How would you characterize the last year? What changed for you?
E: South by Southwest last year, we could walk the streets and do stuff. This year, we can walk the streets and do stuff, but people know who we are a little bit more. It’s the same, but not really.
M: Don’t be so modest, nigga.
E: Nah, I’m not finished what I’m saying! Basically, we treat our position the same as if nothing has changed. Obviously, more people listen to our music, but we never change really how we receive it. We’re always appreciative of all that shit. That’s what I meant.
M: More people love me, more people hate me. It’s growth, it’s life.
On “Palm Trees,” your new single, Meech says, “It’s funny how rappers be on their druggy shit.” What’s so funny about that?
M: You know what’s funny about it. Two years ago, most rappers wouldn’t even talk about a molly or even know what that was. You know exactly what I mean, and everybody knows what I’m talking about. I won't say names or anyone like that, but you know who it is. Niggas fake the funk and be on the wave for fuckin’ six months, and then be born again Christians next, and then be punk rockers next, and then be fuckin’ whatever’s cool, whatever’s hot.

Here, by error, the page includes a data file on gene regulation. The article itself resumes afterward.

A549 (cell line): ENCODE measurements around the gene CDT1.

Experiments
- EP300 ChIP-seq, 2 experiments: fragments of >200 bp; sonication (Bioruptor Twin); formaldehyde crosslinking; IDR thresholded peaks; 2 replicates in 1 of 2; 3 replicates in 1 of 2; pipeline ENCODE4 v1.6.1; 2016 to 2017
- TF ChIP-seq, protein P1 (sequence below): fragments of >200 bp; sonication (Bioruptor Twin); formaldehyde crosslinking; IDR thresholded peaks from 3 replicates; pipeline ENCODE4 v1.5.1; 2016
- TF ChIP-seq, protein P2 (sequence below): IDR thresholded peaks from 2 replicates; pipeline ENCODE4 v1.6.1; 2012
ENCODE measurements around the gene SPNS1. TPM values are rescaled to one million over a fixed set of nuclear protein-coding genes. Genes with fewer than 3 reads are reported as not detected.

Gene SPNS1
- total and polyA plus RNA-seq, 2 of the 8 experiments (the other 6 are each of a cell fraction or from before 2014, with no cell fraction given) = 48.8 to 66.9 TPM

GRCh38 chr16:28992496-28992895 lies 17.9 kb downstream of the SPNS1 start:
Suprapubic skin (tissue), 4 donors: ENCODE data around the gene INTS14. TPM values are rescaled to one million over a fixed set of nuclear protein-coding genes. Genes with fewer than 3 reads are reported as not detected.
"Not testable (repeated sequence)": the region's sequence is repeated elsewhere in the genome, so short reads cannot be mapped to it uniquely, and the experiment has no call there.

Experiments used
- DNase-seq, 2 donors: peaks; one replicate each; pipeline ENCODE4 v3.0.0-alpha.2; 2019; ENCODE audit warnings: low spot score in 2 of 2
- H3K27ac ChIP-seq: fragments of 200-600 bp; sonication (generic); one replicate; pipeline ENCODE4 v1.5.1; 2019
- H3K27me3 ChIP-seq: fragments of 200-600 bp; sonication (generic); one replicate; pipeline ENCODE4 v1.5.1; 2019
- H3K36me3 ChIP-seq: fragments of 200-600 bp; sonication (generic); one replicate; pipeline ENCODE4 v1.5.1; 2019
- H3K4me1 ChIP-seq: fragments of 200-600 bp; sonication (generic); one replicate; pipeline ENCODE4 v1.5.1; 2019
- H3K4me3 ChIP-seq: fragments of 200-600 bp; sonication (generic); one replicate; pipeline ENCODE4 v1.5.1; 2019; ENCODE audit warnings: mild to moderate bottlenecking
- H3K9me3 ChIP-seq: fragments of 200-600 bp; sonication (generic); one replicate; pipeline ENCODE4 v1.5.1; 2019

Why do you think hip-hop is so psychedelic these days?
E: A lot of it is trendy, and some people don’t even know what psychedelics are or what they do to you. A lot of people are more open-minded, but I think a majority don’t even know what the fuck they’re talking about.
M: I can’t tell you why. All I know is I dropped a tape called D.R.U.G.S. not too long ago, and now niggas rap about acid.
The name Flatbush Zombies comes from the idea of ego death, right? What was that experience like?